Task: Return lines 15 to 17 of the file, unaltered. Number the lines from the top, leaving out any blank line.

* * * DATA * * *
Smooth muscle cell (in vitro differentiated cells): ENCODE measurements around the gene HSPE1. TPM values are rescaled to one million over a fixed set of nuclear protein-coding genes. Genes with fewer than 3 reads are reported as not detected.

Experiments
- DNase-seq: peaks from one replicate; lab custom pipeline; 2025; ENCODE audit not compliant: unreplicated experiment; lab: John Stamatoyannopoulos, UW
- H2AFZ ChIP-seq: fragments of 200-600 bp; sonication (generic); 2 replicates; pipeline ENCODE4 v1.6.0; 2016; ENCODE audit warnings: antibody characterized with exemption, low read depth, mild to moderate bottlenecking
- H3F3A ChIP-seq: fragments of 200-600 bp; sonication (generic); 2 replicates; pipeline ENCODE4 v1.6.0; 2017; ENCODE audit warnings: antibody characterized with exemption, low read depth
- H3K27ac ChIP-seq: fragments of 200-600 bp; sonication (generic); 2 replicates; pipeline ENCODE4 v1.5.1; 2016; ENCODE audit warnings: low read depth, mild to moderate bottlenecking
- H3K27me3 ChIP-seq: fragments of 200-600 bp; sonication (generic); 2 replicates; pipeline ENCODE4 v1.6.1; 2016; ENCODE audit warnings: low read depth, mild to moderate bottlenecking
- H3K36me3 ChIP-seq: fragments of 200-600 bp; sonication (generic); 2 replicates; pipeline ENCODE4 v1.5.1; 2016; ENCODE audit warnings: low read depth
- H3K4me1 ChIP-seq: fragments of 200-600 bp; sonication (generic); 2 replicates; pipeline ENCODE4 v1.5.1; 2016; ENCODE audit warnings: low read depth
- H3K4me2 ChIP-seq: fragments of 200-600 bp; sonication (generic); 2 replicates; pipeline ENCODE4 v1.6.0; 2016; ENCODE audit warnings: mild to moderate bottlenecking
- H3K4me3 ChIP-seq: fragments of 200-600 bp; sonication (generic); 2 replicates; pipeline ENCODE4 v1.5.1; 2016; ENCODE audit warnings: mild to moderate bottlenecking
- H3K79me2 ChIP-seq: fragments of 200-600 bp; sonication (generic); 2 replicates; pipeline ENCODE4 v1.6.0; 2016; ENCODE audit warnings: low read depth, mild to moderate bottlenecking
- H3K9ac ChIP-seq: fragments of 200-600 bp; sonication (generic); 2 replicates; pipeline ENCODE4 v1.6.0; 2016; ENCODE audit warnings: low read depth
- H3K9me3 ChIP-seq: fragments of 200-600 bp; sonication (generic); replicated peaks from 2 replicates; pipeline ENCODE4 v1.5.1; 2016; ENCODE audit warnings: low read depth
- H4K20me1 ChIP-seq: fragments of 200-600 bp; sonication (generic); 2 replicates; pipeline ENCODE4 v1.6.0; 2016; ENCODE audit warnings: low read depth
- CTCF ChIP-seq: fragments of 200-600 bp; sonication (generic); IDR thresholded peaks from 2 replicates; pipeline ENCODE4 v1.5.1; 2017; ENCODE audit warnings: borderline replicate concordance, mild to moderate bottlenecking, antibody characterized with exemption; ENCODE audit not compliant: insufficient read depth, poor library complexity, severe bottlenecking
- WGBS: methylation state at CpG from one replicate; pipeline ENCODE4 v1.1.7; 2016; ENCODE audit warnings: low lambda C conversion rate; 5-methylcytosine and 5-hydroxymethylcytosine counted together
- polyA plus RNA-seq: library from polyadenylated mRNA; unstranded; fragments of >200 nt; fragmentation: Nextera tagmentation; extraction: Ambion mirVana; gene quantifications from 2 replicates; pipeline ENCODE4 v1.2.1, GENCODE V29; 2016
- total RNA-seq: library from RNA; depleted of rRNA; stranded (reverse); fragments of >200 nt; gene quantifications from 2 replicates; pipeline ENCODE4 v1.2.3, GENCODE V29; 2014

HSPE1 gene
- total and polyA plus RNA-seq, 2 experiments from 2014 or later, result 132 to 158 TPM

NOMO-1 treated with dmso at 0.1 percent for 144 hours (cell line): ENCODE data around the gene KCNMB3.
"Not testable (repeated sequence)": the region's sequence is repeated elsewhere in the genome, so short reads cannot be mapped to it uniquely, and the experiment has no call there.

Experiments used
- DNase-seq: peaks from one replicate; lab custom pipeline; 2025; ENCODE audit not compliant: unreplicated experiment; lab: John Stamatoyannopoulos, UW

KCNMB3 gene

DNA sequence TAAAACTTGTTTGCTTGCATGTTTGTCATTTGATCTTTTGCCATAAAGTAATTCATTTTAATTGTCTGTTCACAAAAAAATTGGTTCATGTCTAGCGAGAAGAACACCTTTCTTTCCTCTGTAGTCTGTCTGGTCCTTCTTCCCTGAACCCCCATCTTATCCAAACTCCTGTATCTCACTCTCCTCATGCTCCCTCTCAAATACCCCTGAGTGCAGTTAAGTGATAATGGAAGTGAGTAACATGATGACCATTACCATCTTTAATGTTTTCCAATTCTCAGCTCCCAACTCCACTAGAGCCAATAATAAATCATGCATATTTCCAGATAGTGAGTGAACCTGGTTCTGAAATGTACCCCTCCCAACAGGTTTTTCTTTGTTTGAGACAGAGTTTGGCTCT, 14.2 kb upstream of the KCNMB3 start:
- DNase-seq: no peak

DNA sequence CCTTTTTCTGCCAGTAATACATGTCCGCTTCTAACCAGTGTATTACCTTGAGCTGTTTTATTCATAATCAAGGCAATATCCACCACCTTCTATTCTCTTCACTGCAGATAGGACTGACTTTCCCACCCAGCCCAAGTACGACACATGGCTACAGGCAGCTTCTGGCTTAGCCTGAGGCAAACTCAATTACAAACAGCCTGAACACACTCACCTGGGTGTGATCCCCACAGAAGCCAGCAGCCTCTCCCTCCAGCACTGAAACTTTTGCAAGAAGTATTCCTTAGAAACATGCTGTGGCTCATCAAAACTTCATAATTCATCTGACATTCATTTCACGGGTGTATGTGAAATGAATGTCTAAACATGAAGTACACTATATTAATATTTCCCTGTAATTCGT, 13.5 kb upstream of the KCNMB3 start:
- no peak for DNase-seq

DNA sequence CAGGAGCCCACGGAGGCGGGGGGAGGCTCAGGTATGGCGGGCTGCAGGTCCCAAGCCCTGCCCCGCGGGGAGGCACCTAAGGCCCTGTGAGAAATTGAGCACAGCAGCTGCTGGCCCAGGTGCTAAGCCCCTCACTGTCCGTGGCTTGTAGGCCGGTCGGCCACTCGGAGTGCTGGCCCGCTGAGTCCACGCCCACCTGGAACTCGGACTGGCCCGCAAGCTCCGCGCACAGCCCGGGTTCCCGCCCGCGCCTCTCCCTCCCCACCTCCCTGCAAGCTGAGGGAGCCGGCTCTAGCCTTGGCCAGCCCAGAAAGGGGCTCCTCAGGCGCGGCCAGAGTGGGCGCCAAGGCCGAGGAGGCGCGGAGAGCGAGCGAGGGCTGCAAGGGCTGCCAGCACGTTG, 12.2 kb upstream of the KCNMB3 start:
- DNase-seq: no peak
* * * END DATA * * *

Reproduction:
- H4K20me1 ChIP-seq: fragments of 200-600 bp; sonication (generic); 2 replicates; pipeline ENCODE4 v1.6.0; 2016; ENCODE audit warnings: low read depth
- CTCF ChIP-seq: fragments of 200-600 bp; sonication (generic); IDR thresholded peaks from 2 replicates; pipeline ENCODE4 v1.5.1; 2017; ENCODE audit warnings: borderline replicate concordance, mild to moderate bottlenecking, antibody characterized with exemption; ENCODE audit not compliant: insufficient read depth, poor library complexity, severe bottlenecking
- WGBS: methylation state at CpG from one replicate; pipeline ENCODE4 v1.1.7; 2016; ENCODE audit warnings: low lambda C conversion rate; 5-methylcytosine and 5-hydroxymethylcytosine counted together